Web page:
This just in! We’re using too many exclamation points! Seems to be a symptom of modern times. Probably because electronic communication can be so boring, we feel the need to spice it up. However, F. Scott Fitzgerald likened exclamation marks to laughing at your own joke. And the late bestselling author Elmore Leonard said we’re only allowed to use 2-3 per 100,000 words. Yikes!
I was allowed to use that last one because exclamation points are intended for interjections like … Ouch! They can also be used for exclamatory sentences like: It’s a boy! However, when we overuse them, it can sound like we’re yelling all the time. They lose their emphasis when everything is emphasized. The Chicago Manual of Style says they “should be used sparingly to be effective.” Now we’re suffering from exclamation mark inflation, along with every other kind of inflation.
My teachers certainly discouraged me from using exclamation marks. It smacked of false pride and we might get smacked for puffing up our sentences. But when I was teaching, I was guilty of exclamation excess. I tried to come up with a one-word shout for every essay — Wonderful! Moving! Beautiful! I stayed away from “Amazing!” because my foreign students made fun of Americans for overusing it. If the essay was only so-so, I’d write “Entertaining!”
If you don’t believe me about the overuse of exclamation points, try scrolling through your texts. If they are anything like mine, they contain multiple exclamation points from the sender and the receiver. I never use more than one at a time but some people get carried away. The exclamation point has been downgraded from a shout of alarm to a symbol for friendliness. It’s become the “selfie” of grammar.
Now we’re seeing a huge increase in exclamation marks due to our shorthand forms of communication — emails and texts. It’s estimated that 50% of our emails are misunderstood, so maybe that’s why we add the emphasis. “Unpaid Invoice!” Hopefully the client gets that. Exclamation points are not only a contemporary phenomenon, they were invented relatively recently.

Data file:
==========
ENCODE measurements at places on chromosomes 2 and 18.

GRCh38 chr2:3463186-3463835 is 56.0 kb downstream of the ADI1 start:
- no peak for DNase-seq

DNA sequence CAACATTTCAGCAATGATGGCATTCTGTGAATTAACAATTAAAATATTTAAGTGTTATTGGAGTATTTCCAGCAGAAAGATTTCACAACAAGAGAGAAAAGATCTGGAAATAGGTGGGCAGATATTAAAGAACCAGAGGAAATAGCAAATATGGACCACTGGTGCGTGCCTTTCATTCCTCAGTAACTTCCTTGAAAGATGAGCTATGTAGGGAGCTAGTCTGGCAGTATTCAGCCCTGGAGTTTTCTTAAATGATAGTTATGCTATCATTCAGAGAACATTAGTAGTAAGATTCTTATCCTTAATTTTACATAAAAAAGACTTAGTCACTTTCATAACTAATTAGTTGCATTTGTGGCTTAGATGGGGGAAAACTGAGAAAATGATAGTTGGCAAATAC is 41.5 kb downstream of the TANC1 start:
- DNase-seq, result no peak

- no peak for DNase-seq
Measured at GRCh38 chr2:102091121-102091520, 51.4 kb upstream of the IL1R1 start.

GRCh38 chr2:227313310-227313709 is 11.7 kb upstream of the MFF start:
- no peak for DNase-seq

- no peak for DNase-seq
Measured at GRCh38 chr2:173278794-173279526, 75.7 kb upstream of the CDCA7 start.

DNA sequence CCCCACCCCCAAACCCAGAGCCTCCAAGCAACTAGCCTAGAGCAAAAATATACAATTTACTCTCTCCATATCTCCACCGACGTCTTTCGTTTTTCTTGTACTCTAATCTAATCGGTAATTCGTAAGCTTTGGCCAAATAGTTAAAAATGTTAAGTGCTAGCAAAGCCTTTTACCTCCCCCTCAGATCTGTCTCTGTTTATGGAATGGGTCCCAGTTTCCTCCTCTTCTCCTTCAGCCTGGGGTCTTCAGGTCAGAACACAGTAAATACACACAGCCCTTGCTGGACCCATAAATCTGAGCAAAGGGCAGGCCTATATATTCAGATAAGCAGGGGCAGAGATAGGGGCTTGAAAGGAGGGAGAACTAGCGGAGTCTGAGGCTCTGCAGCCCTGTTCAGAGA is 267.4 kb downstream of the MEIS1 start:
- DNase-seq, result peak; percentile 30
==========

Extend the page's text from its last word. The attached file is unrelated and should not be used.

They first surfaced in the 1400s. It’s believed they were derived from the Latin word “lo” which meant joy. At some point, the “l” appeared above the “o” and morphed into our favorite mark. Exclamation points weren’t even added to typewriters until the ’70s. They immediately took up the primary position above the 1. Today we use strings of them to spruce up our emails. This is especially true of women, who use exclamation marks at four times the rate of men.
In fact, women are far more likely to use fun punctuation, like smiley faces, ha ha’s and exclamation points. There is a downside to this because they run the risk of not being taken seriously. Some believe women undermine their authority when they get too cutesy. They think businesswomen should only use their emoticons and exclamation points in personal emails.
Who can forget the Seinfeld episode when Elaine sprinkled them too liberally through an advertising catalogue? She was forced to do this because her then-boyfriend failed to use one when he wrote a note about Elaine’s friend having a baby. Punctuation became grounds for termination of their relationship.
So in the future, I’m going to limit my exclamation marks, especially in my emails. I just checked some that I’ve sent and found subject lines like Congratulations! Finished! and Hilarious! I’m still limiting myself to one per sentence but, according to a grammar guide, “If you must use more than one exclamation point, always use three!!!”